We want to emphasize that it has been our experience that the majority of our kids, contrary to what you may have read in the media, are doing super uber cool things online, and we adults need to start acknowledging this fact. It is a fact that in today’s onife world youth are using the power of digital media and technology to explore, connect, create, and learn in ways we only dreamed of. We know that some of you will not agree with some of the content that we will be sharing, but we believe that after reading this web-book it might help you to change your mind. Sure there are some bad places online, and yes some teens are engaged in online mischief, but the majority are not, and again we parents need to start acknowledging this fact.
One of the challenges that parents face when it comes to technology is something known as the “parental digital divide”. Many of today’s pre-teens and teens are digitally acclimated to the onlife world because they were born and raised with technology. Today’s generation of teens, known as Generation Z, or Gen-Z, do not recognize the difference between the online and offline world. To Gen-Z, it’s just one world, or what Professor Luciano Floridi called the “onlife world”.
It’s hard to believe that the first iPhone was released on June 29th, 2007. However, we parents, especially us Boomers, a term coined by Gen-Z to describe parents even those who are not baby boomers. Parents are often seen to be digitally assimilated newcomers who still see a difference between the online and offline world. This digital divide can often create anxiety in parents and caregivers, primarily because of the fear of the unknown, or what we older adults perceive to be the unmediated nature of the onlife world.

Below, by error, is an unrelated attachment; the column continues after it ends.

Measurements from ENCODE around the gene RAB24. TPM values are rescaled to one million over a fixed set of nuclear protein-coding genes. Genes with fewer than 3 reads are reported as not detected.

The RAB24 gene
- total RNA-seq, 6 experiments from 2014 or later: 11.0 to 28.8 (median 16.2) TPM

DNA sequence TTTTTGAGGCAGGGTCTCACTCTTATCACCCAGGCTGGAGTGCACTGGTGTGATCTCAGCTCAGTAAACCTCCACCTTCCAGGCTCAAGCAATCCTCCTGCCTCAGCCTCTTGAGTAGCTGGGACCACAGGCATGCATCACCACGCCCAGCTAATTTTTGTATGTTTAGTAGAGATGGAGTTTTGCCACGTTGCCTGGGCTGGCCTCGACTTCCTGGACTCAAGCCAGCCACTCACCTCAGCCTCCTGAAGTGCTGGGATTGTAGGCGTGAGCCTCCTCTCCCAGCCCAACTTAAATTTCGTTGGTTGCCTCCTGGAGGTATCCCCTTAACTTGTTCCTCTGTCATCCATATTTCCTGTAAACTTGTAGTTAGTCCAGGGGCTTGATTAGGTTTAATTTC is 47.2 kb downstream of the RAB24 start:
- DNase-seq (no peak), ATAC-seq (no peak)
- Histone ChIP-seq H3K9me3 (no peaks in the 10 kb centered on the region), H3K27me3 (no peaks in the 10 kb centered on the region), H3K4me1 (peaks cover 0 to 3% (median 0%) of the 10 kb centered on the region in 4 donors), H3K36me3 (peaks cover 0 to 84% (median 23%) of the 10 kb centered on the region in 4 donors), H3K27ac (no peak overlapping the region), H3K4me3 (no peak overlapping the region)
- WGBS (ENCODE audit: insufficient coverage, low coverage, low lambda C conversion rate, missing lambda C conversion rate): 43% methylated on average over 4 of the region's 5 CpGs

Brandon is a millennial who is very active in the digital world. Onlife parenting of our son was a new challenge that we had no experience with. The onlife world for our parents did not exist when we were teens, so we could not turn to them for advice. By default, we have parented the onlife world by trial and error, and we want you to learn from our experiences. What is encouraging, the digital divide with today’s millennials will be much smaller when raising their kids. Why, because unlike us, they will be able to apply their own experiences of having participated in the onlife world as a youth.
Remember, our role as a parent when it comes to shepherding and mentoring our kids about tech and the onlife world – prepare them for their future, and not the realities of our past. “Back in my day we didn’t have cellphones” is not a phrase that has relevance in today’s onlife world. As Gary Kimbrough stated in a tweet:
“Intergenerational carping is one of our great human traditions as parents, like storytelling, or artwork. With it, we relieve anxiety around aging and mortality and congratulate ourselves on being better than our replacements. The young may inherit the earth, but we will tell them they’re doing it wrong until our very last breaths.”
Just because our kids have been raised and digitally acclimated to the onlife world does not mean they are digitally literate. Often Gen-Z lack the life experience to apply digital literacy, and that is something that parents and caregivers can bring to family discussions surrounding the onlife world. Yes, Gen-Z has the digital tools, and generally the know-how to make them work, but the question is can they use them appropriately and reasonably?